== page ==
“Family Ties” – Baby Keem feat. Kendrick Lamar
Capped with authentic horns and killer beat-switches, “Family Ties” is an innovative shift for Baby Keem and marks the long-awaited return of Kendrick Lamar. Kendrick’s verse is brilliant as always, as he drops instantly quotable lines and the already iconic “brother” moment. Keem proves that he can hang with Kendrick as well, and has undeniably exceptional flow across the track. What makes this song stand-out is its structure—Keem slaying the first half and Kendrick bodying the second with multiple glorious beat switches.
Famous Last Words – James Blake
James Blake might have the smoothest voice in pop music, and it’s fully on display throughout his beautiful single “Famous Last Words”. The track is a delicate look at the blurred line between friendship and romance in relationships, and how that can slowly drive you crazy. James’ ability to switch from soft but rich falsetto to his more powerfully resonant timbre is mesmerizing and creates a vocal dynamic here that feels totally unique. With a captivating arpeggiated synth-line and quiet beat, James’ voice takes center stage and floors everyone—it’s a truly remarkable single.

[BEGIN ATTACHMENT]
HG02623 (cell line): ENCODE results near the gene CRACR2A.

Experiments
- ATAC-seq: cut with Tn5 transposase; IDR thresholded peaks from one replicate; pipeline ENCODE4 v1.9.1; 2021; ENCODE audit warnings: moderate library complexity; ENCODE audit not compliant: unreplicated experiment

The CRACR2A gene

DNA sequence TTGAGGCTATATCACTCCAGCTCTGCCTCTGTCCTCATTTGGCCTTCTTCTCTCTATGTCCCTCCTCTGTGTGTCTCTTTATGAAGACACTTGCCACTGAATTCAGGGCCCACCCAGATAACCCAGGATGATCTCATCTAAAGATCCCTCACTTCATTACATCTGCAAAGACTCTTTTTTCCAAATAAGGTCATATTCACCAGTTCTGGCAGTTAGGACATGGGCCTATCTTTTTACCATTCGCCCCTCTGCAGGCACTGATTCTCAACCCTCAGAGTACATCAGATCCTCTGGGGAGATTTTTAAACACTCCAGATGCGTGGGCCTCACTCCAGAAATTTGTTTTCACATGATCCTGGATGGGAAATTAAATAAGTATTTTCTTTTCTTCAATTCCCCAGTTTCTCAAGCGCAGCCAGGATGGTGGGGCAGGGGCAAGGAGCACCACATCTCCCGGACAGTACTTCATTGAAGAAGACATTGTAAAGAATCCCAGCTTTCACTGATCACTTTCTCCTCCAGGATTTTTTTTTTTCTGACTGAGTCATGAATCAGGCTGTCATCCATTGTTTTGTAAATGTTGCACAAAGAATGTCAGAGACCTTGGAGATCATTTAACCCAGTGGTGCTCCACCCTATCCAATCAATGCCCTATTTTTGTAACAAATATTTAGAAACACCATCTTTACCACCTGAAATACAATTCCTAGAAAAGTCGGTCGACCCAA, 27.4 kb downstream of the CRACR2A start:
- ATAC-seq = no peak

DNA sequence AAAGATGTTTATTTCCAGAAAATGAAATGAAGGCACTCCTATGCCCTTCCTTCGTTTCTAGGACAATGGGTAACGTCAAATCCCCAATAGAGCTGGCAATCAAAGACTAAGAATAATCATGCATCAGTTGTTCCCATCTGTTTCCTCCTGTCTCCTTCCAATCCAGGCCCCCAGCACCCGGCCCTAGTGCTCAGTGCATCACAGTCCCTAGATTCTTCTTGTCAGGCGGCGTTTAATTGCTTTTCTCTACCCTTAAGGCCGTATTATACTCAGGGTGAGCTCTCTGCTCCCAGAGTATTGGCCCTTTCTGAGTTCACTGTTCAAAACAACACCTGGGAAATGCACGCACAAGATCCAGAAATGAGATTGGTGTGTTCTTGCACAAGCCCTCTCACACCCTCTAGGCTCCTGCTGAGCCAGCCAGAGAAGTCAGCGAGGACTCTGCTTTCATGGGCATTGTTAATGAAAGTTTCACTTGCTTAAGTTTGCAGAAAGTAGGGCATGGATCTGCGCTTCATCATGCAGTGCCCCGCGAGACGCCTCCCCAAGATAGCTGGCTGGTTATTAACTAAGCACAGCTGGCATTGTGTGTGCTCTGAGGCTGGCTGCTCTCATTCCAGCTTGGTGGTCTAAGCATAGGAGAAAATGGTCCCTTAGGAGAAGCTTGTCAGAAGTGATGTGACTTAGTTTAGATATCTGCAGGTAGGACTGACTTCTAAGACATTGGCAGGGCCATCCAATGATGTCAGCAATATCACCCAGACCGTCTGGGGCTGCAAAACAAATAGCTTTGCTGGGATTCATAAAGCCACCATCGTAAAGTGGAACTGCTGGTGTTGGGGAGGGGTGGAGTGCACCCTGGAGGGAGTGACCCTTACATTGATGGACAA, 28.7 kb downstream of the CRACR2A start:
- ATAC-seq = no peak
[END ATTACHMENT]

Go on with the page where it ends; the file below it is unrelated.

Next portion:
Happier Than Ever – Billie Eilish
Who knew that the rock anthem of the year would come from our biggest and brightest young pop phenom? “Happier Than Ever” marks an evolution in Billie as one of the premier songwriters of our generation, and is the best song of her career. Combining all of the influences of her and Finneas’s musicality, this song is the year’s best folk-pop and arena-rock wrapped into one. As Billie ruthlessly unleashes her emotions on a second-half reminiscent of My Chemical Romance, she evokes a feeling of catharsis that is fiercely potent. You internally feel every single word she sings, and completely understand just how far Billie has come as pop’s biggest phenomenon.
“Hush” – Jayli Wolf
Loaded with elaborate production and air-tight lyricism, “Hush” is the most empowering song of 2021. Jayli Wolf proudly sings about her Indigenous roots and experience as a Queer artist in today’s musical landscape, and her honesty is endlessly inspiring. Constantly discovering strength in her truth, Jayli Wolf breaks down barriers and proves to the world that we should all be proud of who we are. With opening lyrics “I feel the pain, let it in my way”, Jayli Wolf floors us with her stunning falsetto vocals. One of the best-produced tracks of the year, and an example of how powerful honest and personal songwriting can truly be.